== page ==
“Brad has built a national-caliber program while being the head coach at The University of Toledo,” O’Brien said. “Obviously winning three-consecutive MAC [Mid-American Conference] titles is a part of that, but also his student-athletes consistently finish with one of the top team GPAs in the department as well. We’re pleased about this commitment to Brad and look forward to him being with us for many years to come.”

“My wife, Kristen, and I are thrilled with the generosity of this extension,” said Evans, who owns a 78-65-16 overall win-loss mark in eight seasons at UT. “For Mike [O’Brien] and Dr. [Lloyd] Jacobs to show this kind of faith in me is extremely gratifying and rewarding.

“Clearly, I owe a sincere thank-you to those who work so hard every day to make UT soccer the best program it can become, including my coaches and the support staff,” Evans said. “Most importantly, I would like to thank the student-athletes who work tirelessly at becoming the best people and soccer players they can. Their dedication and commitment to the program inspires me every day.”

In 2008, the Rockets appeared in their third consecutive NCAA Tournament and finished the season with a 16-5-1 overall record and 8-2-1 in the MAC. Toledo earned the automatic berth to the NCAA Tournament after winning the MAC Tournament for a third consecutive year, becoming only the second league school to accomplish such a feat. Evans’ team set school records in wins, shutouts (12) and goals-against average (0.94) en route to its first regular-season league title. On an individual basis, UT saw five players earn All-MAC accolades, including conference player of the year, forward Molly Cornwell, for the second-consecutive season, as well as freshman of the year, goalkeeper Vicki Traven.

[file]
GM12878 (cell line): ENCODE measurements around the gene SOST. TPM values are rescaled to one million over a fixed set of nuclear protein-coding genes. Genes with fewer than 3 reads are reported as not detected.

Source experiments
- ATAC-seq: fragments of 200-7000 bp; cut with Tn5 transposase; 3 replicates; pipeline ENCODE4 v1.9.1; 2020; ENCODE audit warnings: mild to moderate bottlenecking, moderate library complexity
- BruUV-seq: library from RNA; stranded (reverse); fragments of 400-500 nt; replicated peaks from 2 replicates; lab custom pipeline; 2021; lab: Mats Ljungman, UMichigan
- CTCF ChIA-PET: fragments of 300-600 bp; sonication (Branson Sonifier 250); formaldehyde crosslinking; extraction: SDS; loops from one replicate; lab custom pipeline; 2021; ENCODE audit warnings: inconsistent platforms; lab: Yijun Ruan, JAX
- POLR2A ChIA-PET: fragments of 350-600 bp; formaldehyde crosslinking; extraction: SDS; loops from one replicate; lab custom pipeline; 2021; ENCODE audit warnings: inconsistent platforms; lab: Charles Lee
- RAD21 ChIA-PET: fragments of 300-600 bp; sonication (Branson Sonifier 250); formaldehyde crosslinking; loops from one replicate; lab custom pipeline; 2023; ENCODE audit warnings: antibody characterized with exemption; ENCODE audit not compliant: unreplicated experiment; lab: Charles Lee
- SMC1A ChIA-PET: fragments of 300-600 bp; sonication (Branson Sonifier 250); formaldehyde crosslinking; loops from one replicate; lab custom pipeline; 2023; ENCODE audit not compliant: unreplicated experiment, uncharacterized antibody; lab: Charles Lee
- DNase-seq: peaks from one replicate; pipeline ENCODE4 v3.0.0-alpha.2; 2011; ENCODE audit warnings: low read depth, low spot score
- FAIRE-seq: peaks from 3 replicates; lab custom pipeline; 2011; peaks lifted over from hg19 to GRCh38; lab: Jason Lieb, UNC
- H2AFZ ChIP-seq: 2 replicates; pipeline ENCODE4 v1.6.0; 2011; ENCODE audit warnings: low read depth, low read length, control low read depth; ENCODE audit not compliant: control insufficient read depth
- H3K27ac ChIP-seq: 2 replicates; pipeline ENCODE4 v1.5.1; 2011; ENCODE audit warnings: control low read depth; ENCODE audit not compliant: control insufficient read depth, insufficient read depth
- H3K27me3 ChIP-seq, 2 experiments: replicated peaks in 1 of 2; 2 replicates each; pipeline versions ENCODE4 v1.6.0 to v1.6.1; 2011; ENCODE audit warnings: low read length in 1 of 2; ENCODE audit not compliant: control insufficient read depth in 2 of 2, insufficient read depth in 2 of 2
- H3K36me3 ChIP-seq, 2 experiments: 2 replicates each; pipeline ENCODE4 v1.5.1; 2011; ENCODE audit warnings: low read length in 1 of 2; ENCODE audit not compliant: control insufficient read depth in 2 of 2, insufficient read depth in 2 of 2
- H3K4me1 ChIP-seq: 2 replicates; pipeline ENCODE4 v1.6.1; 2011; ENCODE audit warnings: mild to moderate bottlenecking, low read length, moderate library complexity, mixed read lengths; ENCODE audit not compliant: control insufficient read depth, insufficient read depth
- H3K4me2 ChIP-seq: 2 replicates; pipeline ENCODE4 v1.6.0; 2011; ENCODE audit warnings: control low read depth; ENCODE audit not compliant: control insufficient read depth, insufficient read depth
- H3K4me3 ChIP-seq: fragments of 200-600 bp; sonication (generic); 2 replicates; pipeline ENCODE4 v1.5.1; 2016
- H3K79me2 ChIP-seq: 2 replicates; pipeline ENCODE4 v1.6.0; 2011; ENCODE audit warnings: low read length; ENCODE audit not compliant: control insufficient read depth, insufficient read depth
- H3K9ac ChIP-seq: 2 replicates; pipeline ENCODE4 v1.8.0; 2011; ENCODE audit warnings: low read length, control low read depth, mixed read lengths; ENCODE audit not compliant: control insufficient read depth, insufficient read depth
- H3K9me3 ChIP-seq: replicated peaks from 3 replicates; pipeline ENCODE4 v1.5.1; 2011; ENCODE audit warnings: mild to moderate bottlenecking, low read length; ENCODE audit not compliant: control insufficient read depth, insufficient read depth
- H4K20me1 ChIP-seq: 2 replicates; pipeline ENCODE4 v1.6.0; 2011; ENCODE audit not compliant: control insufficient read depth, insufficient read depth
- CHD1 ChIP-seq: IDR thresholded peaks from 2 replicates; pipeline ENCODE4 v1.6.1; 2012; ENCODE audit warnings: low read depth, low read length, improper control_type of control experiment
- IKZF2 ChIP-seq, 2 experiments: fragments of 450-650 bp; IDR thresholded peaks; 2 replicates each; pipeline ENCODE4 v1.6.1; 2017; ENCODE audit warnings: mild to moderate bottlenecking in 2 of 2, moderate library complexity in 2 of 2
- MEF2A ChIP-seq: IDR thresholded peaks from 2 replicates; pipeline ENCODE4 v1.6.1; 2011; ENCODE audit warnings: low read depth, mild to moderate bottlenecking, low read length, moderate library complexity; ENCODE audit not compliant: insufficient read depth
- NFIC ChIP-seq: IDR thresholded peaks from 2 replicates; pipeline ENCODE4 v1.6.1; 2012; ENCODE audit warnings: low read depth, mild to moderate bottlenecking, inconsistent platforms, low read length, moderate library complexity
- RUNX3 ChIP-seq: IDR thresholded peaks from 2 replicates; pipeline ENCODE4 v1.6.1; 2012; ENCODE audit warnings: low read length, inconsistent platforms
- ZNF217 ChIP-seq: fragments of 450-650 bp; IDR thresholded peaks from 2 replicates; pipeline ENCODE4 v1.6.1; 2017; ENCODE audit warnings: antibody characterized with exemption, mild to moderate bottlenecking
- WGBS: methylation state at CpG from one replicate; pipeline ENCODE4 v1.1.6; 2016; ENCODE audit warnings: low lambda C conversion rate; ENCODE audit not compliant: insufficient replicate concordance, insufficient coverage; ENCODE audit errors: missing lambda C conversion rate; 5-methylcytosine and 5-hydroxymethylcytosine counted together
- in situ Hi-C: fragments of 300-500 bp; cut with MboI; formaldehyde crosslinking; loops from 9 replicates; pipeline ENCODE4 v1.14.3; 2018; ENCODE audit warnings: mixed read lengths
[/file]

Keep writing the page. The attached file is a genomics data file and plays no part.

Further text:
In the classroom, Toledo was recognized for having a top 10 team grade point average in the nation for the third straight year. The Rockets posted a 3.46 overall GPA to rank 10th among Division I programs, led by senior Laura Mecklenborg, who earned a spot on the third team of the 2008 ESPN The Magazine Academic All-District IV Women’s Soccer squad.

In 2009, Evans and the Rockets will return 18 letter winners, including nine starters. Toledo will open its fall season at DePaul Friday, Aug. 28.

New format for town hall meetings emphasizes viewing via Web

When the next town hall meeting gets under way, organizers are hoping there will be fewer people in the room, but far more participating and watching from their desks.

On Tuesday, Feb. 24, at 11 a.m., the meeting will debut in a new format, broadcast from Field House Room 1050 via the Web.

“One thing that we have come to realize over the course of the years we have conducted town hall meetings is that it is often difficult to drive attendance,” said Lawrence J. Burns, vice president for external affairs and interim vice president for equity and diversity. “However, we believe there is an ever-growing group that is viewing the meetings via our Web site. This new format recognizes that reality and is designed to significantly enhance the viewing experience.”

President Lloyd Jacobs or a member of the senior leadership team will host each meeting in front of a studio audience consisting of institutional leaders and members of the campus community who desire to participate in person.

“We have a limited number of seats available for those wishing to bring topics to the fore in person, as well as those who are likely to be needed to respond to questions. We are still encouraging people to participate in person, but we recognize that it’s a lot to ask people to stop working and spend an hour away from their desks,” Burns said.

Questions can be submitted in advance or during the meeting to townhallquestions@utoledo.edu or by calling 419.530.2675.

“Our set will include a computer with e-mail access so that anyone watching via the Web can submit a question even as the meeting takes place. Not unlike the in-person format, the president or others will be able to respond to questions in real-time, without the need for students, faculty and staff to take the time out of their day to physically travel to the meeting,” Burns said.

The meeting can be viewed at video.utoledo.edu. It will be available for viewing a short time after at utoledo.edu/offices/president/townhall.

For more information, contact the University Communications Office at 419.530.2675.